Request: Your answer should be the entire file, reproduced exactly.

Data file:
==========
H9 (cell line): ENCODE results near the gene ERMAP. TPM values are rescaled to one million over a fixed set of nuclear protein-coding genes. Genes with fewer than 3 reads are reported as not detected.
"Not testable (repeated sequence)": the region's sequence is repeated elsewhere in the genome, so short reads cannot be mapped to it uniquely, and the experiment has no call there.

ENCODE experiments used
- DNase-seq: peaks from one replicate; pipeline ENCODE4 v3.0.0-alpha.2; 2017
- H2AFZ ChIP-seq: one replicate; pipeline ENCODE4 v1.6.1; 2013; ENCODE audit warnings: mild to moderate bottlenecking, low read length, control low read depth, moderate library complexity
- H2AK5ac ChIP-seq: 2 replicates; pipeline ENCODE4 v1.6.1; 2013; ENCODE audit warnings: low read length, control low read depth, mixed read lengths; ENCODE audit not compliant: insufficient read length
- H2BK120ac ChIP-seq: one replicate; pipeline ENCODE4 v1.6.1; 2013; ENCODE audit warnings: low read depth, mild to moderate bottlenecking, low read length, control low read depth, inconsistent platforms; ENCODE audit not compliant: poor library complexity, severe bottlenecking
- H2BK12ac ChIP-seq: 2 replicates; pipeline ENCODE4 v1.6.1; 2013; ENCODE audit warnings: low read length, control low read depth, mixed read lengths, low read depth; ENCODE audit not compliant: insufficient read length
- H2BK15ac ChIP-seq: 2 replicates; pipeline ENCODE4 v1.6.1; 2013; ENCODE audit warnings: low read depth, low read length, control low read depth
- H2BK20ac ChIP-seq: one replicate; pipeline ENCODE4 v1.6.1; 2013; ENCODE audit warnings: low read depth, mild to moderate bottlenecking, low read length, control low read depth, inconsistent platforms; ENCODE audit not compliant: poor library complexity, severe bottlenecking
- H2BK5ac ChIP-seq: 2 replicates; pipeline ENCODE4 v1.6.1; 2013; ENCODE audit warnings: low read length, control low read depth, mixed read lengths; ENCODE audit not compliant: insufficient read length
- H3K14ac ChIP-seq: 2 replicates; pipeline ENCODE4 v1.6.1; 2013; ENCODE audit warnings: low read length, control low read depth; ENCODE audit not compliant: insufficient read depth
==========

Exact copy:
H9 (cell line): ENCODE results near the gene ERMAP. TPM values are rescaled to one million over a fixed set of nuclear protein-coding genes. Genes with fewer than 3 reads are reported as not detected.
"Not testable (repeated sequence)": the region's sequence is repeated elsewhere in the genome, so short reads cannot be mapped to it uniquely, and the experiment has no call there.

ENCODE experiments used
- DNase-seq: peaks from one replicate; pipeline ENCODE4 v3.0.0-alpha.2; 2017
- H2AFZ ChIP-seq: one replicate; pipeline ENCODE4 v1.6.1; 2013; ENCODE audit warnings: mild to moderate bottlenecking, low read length, control low read depth, moderate library complexity
- H2AK5ac ChIP-seq: 2 replicates; pipeline ENCODE4 v1.6.1; 2013; ENCODE audit warnings: low read length, control low read depth, mixed read lengths; ENCODE audit not compliant: insufficient read length
- H2BK120ac ChIP-seq: one replicate; pipeline ENCODE4 v1.6.1; 2013; ENCODE audit warnings: low read depth, mild to moderate bottlenecking, low read length, control low read depth, inconsistent platforms; ENCODE audit not compliant: poor library complexity, severe bottlenecking
- H2BK12ac ChIP-seq: 2 replicates; pipeline ENCODE4 v1.6.1; 2013; ENCODE audit warnings: low read length, control low read depth, mixed read lengths, low read depth; ENCODE audit not compliant: insufficient read length
- H2BK15ac ChIP-seq: 2 replicates; pipeline ENCODE4 v1.6.1; 2013; ENCODE audit warnings: low read depth, low read length, control low read depth
- H2BK20ac ChIP-seq: one replicate; pipeline ENCODE4 v1.6.1; 2013; ENCODE audit warnings: low read depth, mild to moderate bottlenecking, low read length, control low read depth, inconsistent platforms; ENCODE audit not compliant: poor library complexity, severe bottlenecking
- H2BK5ac ChIP-seq: 2 replicates; pipeline ENCODE4 v1.6.1; 2013; ENCODE audit warnings: low read length, control low read depth, mixed read lengths; ENCODE audit not compliant: insufficient read length
- H3K14ac ChIP-seq: 2 replicates; pipeline ENCODE4 v1.6.1; 2013; ENCODE audit warnings: low read length, control low read depth; ENCODE audit not compliant: insufficient read depth